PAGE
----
Miish is considered useful among the Tongva in
treating many ailments. Many parts of the plant can be used to treat wounds,
cuts, and other injuries. Hemorrhaging wounds may be healed by
applying rhizomes from the plant. Burns are calmed by applying miish
leaves that have been chewed. Swellings as well as
rheumatism are treated by bathing the area in a wash made from the leaves.
Another way to treat burns, cuts, or sores is to apply a poultice made
from the stems. Alternatively, cuts and sores can be covered by “fluff”
taken from miish.
The Tongva people also use miish to help
gastrointestinal ailments. To treat diarrhea, stems are cooked and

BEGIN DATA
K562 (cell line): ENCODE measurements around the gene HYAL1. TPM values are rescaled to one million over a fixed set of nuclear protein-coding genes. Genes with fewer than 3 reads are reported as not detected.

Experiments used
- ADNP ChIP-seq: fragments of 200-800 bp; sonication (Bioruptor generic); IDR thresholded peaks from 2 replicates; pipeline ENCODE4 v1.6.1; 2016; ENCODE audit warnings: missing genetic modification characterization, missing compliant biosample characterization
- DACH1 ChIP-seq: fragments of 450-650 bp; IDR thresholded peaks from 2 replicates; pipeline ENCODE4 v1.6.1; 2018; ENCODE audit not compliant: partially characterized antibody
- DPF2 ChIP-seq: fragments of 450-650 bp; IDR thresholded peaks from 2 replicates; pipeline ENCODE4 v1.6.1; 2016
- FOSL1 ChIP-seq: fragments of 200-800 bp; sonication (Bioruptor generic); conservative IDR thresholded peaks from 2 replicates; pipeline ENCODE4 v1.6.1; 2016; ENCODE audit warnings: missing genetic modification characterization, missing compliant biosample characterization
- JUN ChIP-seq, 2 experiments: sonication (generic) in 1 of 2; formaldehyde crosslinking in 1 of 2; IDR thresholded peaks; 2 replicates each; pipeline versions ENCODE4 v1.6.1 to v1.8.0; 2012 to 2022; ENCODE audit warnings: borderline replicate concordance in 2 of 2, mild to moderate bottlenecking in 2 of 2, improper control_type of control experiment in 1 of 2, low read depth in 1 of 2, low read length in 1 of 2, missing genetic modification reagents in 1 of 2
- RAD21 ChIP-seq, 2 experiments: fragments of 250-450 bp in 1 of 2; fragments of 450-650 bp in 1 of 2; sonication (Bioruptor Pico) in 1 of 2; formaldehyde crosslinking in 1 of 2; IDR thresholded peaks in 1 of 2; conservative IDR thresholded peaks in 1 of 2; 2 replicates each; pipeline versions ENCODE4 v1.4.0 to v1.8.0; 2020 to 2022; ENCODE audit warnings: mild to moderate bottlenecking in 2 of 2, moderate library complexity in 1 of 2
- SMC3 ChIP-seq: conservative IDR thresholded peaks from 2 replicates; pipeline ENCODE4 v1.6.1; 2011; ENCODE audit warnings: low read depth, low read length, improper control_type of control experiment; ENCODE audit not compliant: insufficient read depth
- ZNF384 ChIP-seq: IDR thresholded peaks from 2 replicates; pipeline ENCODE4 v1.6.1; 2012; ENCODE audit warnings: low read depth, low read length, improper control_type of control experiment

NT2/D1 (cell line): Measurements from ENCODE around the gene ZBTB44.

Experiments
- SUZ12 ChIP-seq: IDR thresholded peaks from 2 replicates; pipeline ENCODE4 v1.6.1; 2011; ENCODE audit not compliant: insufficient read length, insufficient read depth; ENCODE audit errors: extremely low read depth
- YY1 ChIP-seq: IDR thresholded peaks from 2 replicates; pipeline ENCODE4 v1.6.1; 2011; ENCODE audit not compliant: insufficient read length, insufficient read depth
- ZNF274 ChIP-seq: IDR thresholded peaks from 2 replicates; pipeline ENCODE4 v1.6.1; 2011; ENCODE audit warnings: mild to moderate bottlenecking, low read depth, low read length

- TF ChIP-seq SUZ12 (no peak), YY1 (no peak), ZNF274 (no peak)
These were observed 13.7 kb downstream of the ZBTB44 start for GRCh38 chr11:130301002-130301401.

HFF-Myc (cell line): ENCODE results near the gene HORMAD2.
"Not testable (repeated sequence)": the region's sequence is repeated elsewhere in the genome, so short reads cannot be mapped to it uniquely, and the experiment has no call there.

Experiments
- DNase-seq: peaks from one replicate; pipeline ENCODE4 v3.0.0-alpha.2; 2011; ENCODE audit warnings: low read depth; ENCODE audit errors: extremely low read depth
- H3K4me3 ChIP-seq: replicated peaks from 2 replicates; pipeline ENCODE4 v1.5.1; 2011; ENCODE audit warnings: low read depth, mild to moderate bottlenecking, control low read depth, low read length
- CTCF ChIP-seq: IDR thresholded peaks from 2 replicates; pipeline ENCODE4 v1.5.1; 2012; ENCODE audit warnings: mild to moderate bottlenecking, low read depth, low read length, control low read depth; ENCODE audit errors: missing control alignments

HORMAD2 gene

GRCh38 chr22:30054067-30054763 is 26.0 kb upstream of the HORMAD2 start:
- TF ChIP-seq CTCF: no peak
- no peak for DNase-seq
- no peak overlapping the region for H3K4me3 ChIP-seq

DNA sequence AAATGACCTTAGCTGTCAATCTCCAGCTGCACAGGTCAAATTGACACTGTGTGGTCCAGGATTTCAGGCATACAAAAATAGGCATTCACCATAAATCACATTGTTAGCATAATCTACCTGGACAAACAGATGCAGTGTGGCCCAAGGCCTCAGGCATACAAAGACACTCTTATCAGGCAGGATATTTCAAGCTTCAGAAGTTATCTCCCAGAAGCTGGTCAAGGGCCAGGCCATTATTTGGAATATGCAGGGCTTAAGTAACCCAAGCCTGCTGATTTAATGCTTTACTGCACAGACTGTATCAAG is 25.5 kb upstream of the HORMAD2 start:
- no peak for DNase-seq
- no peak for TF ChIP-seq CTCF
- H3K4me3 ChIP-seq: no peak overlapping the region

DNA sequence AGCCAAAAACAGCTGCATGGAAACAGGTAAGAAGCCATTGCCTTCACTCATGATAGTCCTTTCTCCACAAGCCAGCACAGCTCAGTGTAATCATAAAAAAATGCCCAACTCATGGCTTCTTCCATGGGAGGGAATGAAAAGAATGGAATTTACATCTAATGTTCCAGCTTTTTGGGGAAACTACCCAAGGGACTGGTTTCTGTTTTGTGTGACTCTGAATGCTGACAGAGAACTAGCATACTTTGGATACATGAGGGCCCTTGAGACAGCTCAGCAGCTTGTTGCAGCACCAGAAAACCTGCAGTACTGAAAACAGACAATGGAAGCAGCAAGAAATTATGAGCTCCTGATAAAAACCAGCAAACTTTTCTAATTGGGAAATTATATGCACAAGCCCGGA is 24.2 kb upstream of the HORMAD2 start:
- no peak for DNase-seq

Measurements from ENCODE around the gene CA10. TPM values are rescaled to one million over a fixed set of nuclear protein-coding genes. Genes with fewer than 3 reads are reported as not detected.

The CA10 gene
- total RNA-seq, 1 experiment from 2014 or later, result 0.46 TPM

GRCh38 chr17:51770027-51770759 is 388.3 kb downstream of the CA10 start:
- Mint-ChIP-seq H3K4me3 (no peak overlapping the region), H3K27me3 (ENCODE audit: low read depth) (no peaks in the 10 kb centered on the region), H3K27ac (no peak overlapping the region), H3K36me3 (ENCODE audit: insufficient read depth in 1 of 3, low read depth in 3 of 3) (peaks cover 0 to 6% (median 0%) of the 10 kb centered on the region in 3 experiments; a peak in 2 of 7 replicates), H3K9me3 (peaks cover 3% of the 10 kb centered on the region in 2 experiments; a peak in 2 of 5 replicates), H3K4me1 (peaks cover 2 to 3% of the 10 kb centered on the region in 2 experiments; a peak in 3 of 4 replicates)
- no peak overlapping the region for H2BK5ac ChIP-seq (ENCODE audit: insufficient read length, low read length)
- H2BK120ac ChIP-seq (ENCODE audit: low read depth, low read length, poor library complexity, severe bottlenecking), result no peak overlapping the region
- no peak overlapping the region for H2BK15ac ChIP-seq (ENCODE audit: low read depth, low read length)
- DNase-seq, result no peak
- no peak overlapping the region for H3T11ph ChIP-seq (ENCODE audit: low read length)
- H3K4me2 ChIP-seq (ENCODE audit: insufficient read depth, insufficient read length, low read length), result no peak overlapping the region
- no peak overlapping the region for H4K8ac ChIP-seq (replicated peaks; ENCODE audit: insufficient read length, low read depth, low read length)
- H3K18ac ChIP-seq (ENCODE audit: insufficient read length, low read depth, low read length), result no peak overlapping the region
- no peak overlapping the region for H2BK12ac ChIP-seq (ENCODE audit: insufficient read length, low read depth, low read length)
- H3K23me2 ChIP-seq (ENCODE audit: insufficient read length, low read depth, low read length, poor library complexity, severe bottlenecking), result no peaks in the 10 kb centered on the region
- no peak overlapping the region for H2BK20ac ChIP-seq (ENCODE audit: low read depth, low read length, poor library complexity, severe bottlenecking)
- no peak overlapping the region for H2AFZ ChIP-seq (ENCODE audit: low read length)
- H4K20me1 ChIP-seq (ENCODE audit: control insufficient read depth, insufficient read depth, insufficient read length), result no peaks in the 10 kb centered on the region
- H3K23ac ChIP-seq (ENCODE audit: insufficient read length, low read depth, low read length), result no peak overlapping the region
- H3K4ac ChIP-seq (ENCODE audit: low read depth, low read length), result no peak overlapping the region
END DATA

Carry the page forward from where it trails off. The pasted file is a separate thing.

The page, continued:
eaten. The flowers may also be eaten to treat diarrhea. To get
rid of intestinal worms, the stems are cooked and eaten.
Many important non-medicinal uses for miish exist as well. Seeds from the plant, as well as the rhizomes, may
be eaten as food, raw or cooked. The pollen from miish can be made into small cakes.
Ceremonial paint may be created by using pollen. Also, diapers
may be made using the leaves as a basic material.
Miish provide important material for
construction. The leaves are used as a caulking material for the
red-wood plank canoes (Ti’ats), as well as for the reed and willow homes